What is Canada’s Role in the U.S. and Michigan Economies?
In the wake of the worst recession the world has seen in many decades, Canada continues to play an important role in the economic recoveries of both the United States and Michigan. Canada has long been one of this country’s biggest trading partners. The chart below shows how U.S. trade with Canada has grown over the years. Although Canada’s total share of U.S. goods trade has fallen slightly over the past 20 years, the dollar value of that trade has grown by more than 250%.
1. U.S. Goods Trade with Canada
Even though trade between the U.S. and Canada declined sharply following the 2008 recession, Canada was able to hold on to the bulk of its share of total U.S. goods trade. The charts below display the shares of imports and exports for the United States’ top five trading partners since 2007. They show that Canada’s share of total U.S. trade of goods has remained relatively constant since 2007, accounting for approximately 14.2% of U.S. imports and 19.1% of U.S. exports in 2012. Moreover, as seen in the charts, Canada has maintained its position as our largest export partner and second largest import partner throughout the recession and through this point in the recovery.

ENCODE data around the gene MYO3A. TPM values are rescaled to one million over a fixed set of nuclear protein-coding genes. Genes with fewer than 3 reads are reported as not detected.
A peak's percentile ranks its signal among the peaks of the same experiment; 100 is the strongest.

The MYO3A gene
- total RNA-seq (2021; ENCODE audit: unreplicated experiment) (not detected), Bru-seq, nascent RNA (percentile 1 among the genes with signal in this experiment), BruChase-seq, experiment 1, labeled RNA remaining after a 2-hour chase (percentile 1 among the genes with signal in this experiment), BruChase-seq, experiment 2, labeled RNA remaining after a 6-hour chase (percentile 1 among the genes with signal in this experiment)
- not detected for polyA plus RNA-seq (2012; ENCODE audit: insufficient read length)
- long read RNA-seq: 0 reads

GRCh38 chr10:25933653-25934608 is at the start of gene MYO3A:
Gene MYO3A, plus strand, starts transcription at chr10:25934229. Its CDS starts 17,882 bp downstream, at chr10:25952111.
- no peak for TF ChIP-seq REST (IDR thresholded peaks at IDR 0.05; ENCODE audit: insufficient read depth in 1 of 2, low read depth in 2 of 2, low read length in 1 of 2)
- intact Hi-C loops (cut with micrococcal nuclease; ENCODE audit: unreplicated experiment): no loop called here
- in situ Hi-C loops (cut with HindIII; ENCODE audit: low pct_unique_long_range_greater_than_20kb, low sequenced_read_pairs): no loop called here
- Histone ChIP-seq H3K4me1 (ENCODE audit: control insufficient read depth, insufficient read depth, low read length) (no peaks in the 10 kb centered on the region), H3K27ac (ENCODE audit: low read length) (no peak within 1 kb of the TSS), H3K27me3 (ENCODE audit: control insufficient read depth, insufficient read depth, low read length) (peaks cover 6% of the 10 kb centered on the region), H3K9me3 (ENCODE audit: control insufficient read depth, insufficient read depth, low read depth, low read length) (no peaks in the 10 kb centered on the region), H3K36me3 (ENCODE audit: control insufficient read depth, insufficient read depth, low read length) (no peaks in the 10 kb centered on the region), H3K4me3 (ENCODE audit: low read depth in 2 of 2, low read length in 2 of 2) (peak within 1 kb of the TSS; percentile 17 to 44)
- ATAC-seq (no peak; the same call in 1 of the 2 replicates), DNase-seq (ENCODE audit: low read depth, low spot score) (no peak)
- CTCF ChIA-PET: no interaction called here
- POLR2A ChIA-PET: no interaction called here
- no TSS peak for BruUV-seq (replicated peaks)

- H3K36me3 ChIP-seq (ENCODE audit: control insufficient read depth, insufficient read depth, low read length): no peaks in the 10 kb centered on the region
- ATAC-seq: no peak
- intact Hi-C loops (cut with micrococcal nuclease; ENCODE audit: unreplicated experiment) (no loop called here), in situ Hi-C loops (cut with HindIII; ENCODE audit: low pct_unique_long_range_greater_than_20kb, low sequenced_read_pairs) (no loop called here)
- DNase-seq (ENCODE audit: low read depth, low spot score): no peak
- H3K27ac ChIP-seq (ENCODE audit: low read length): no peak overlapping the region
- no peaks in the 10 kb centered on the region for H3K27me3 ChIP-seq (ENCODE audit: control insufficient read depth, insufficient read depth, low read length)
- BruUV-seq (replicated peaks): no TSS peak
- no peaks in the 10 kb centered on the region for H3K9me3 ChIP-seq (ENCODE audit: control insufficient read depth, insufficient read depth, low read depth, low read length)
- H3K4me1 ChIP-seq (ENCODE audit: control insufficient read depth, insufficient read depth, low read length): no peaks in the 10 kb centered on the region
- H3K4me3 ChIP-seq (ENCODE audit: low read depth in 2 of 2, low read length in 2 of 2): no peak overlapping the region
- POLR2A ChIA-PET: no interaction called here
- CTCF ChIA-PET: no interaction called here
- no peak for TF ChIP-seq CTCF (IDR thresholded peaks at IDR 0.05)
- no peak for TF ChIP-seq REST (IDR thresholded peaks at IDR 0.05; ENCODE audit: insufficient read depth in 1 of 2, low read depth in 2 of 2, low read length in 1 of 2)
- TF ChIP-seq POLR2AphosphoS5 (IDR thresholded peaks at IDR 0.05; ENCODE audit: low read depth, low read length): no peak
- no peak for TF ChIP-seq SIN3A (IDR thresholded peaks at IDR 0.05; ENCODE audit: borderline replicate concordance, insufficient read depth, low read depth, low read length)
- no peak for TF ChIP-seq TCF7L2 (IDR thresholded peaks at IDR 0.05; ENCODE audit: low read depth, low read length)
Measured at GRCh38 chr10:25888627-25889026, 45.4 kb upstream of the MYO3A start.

2. U.S. Imports of Goods
3. U.S. Exports of Goods
Additionally, when it comes to Michigan’s economy, the importance of Canadian trade is just as large if not greater. According to my calculations using data from the U.S. Census Bureau, Canada ranks number one for Michigan in terms of both imports and exports. In fact, 44.7% of Michigan’s imports in 2011 came from Canada. At $46.7 billion, the value of Canadian imports to Michigan in 2011 was up 14.6% relative to 2010. As for exports from Michigan to Canada, the story is very much the same. In 2011 Michigan exported $23.6 billion in goods to Canada—up 6.7% relative to 2010. Since most of the import and export goods pertain to the auto industry, it only stands to reason that these numbers should continue to increase as light vehicle sales continue to improve.
In an effort to provide more insights into this topic, the Canada – United States Business Association (CUSBA) will be holding an event here at the Detroit Branch of the Federal Reserve Bank of Chicago. The event titled Cross-Border Economic Forecast for 2013 will be held here on Friday, February 1, 2013, from 11:30 a.m. to 1:30 p.m. I was pleased to be asked to participate in this event. Joining me on the panel to discuss the 2013 economic outlooks for the United States and Canada will be Martin Schwerdtfeger, senior economist for Toronto-Dominion Bank, and Daniel Howes, associate business editor for the Detroit News (who will serve as the moderator).